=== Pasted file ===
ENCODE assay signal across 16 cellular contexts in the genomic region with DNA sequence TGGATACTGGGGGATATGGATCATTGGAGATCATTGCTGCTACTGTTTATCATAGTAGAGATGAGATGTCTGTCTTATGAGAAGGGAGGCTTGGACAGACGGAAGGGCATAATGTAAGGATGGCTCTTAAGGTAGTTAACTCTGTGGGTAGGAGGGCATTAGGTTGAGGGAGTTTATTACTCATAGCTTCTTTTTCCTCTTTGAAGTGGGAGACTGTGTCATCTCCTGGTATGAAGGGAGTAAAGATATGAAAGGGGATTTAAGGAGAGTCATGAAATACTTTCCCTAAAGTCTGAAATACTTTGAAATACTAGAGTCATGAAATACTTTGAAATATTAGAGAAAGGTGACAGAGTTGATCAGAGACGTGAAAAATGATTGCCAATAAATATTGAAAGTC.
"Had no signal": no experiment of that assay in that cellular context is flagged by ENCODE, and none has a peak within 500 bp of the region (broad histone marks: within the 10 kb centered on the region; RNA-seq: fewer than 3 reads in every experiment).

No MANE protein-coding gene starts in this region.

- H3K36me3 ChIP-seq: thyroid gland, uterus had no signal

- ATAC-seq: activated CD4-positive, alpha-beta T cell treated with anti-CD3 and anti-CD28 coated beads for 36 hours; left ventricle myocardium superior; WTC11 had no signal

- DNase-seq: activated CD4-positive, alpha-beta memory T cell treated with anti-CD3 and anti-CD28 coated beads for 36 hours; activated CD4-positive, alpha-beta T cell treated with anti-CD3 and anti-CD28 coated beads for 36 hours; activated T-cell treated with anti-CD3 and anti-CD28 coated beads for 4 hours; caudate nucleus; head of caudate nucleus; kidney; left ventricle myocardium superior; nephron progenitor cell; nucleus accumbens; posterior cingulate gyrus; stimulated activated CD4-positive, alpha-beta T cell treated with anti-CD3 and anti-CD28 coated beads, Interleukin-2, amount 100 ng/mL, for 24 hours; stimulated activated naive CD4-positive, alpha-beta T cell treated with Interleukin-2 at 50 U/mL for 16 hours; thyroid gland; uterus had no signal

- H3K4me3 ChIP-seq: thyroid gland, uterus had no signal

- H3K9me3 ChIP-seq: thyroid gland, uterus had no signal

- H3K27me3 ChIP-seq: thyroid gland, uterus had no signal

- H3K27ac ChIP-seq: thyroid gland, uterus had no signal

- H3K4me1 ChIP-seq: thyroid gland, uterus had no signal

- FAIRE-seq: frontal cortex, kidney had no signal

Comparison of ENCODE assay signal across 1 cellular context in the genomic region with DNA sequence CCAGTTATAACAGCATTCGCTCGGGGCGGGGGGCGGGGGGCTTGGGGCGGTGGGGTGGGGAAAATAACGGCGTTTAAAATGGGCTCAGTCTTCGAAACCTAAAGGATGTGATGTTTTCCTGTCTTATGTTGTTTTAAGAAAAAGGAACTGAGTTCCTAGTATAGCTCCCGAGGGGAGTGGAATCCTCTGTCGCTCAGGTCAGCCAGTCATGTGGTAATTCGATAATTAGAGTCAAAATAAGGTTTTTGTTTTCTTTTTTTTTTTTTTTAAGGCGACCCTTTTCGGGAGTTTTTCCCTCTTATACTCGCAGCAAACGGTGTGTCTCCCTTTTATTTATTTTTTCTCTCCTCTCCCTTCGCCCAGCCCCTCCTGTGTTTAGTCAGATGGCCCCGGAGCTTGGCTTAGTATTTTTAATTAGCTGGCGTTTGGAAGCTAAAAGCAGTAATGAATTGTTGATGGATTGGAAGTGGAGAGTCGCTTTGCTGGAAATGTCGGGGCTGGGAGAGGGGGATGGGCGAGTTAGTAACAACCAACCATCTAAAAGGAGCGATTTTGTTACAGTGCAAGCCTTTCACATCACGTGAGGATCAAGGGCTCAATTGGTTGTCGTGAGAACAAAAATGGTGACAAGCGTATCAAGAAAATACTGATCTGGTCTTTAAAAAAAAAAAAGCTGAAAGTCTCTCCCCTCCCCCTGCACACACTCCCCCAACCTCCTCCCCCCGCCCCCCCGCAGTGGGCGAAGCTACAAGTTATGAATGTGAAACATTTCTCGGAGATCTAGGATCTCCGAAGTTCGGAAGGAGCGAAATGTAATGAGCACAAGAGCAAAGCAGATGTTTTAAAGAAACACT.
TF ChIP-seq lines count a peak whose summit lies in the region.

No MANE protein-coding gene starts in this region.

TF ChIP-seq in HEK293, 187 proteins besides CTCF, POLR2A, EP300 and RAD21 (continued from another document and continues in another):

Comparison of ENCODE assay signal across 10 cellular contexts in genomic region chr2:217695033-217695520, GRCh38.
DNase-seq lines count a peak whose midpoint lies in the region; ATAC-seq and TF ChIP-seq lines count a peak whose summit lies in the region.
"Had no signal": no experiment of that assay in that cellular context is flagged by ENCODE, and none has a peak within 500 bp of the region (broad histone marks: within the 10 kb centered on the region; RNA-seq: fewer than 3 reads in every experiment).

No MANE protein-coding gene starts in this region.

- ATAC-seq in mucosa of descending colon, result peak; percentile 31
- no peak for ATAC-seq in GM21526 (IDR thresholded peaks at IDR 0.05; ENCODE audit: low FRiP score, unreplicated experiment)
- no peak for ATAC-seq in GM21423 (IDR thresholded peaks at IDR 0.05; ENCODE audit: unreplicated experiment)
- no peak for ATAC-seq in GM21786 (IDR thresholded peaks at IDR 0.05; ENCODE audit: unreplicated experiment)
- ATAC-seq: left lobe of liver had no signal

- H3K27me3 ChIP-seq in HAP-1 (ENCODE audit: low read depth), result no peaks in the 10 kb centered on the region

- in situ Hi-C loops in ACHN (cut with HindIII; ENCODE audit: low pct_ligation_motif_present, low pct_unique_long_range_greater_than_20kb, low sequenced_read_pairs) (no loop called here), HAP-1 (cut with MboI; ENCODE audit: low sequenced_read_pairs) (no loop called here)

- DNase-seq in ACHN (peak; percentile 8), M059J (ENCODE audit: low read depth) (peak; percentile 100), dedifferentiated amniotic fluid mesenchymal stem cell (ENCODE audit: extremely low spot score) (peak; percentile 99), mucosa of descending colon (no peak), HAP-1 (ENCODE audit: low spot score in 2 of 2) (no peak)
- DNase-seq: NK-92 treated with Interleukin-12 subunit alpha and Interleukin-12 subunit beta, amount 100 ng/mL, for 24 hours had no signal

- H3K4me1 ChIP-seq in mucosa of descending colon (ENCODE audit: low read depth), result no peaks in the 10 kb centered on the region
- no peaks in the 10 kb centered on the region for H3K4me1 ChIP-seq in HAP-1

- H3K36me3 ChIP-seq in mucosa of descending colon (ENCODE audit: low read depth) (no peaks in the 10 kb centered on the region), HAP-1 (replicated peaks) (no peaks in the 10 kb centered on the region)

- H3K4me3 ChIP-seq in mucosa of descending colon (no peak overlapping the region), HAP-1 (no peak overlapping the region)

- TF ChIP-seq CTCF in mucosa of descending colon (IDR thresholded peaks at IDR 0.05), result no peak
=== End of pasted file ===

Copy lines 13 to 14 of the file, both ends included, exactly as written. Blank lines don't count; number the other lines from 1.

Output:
Comparison of ENCODE assay signal across 1 cellular context in the genomic region with DNA sequence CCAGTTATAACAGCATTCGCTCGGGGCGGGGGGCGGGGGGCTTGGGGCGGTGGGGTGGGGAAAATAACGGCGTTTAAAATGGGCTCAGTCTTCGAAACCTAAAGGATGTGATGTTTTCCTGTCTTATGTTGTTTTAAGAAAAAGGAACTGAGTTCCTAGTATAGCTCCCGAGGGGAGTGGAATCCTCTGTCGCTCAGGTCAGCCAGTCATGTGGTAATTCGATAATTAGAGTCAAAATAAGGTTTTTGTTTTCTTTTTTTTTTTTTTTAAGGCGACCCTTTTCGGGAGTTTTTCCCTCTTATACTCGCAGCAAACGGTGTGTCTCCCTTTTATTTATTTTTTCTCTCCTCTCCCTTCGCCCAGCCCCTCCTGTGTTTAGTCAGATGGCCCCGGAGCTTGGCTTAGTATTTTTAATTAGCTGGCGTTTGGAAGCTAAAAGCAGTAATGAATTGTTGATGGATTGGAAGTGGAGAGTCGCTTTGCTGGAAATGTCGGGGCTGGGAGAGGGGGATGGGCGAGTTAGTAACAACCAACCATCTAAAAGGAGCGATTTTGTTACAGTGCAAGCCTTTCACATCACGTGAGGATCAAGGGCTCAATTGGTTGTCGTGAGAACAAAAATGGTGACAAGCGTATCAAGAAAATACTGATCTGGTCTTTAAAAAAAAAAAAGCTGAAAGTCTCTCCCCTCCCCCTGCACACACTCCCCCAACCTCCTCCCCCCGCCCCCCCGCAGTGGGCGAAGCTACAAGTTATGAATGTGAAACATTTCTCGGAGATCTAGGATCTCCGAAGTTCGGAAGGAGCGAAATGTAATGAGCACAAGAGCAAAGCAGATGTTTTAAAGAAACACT.
TF ChIP-seq lines count a peak whose summit lies in the region.